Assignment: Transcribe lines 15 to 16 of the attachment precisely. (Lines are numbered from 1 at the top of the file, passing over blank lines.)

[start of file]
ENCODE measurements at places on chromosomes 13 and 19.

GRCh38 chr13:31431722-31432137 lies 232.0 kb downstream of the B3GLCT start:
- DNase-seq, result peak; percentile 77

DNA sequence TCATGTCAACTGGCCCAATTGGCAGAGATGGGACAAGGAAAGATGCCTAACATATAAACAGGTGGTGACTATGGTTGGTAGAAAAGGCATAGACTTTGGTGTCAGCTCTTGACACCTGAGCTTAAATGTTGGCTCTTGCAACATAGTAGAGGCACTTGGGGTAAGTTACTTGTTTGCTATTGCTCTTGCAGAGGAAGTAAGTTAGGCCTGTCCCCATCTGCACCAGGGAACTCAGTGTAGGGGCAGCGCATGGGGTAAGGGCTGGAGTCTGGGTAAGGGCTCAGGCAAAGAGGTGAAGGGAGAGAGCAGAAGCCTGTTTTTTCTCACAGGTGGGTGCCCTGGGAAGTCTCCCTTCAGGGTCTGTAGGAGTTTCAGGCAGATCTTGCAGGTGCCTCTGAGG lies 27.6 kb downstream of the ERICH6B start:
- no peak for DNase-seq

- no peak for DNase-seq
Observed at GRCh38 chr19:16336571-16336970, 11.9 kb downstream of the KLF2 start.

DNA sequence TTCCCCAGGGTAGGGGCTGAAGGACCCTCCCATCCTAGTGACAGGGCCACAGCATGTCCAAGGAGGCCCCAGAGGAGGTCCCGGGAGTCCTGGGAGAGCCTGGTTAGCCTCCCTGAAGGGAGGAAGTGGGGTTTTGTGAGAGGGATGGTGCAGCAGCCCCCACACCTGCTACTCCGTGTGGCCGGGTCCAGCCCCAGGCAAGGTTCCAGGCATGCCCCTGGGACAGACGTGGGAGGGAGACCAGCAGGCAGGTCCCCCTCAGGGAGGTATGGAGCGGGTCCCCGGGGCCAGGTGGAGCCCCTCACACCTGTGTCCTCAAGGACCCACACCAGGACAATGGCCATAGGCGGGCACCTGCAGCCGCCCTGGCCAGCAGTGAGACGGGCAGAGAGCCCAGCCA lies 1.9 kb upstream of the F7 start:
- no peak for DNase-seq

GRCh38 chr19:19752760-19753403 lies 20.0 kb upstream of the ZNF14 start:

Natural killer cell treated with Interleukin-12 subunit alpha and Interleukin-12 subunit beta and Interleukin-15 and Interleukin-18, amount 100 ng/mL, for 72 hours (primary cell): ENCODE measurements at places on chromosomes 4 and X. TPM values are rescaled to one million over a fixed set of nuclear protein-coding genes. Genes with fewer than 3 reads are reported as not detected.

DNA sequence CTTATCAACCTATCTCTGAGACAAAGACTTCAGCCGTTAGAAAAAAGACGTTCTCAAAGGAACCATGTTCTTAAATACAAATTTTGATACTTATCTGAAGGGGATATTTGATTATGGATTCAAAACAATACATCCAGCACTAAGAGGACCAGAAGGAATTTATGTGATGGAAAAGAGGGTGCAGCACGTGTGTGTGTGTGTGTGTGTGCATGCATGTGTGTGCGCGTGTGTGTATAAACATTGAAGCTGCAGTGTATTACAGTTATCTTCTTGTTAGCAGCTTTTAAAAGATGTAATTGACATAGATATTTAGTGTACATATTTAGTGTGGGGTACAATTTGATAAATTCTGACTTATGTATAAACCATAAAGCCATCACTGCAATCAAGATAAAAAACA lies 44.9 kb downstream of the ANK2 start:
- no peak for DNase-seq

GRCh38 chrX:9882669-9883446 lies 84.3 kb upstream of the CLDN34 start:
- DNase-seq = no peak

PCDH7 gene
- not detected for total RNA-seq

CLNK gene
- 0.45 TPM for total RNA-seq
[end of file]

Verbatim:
- DNase-seq = no peak

PCDH7 gene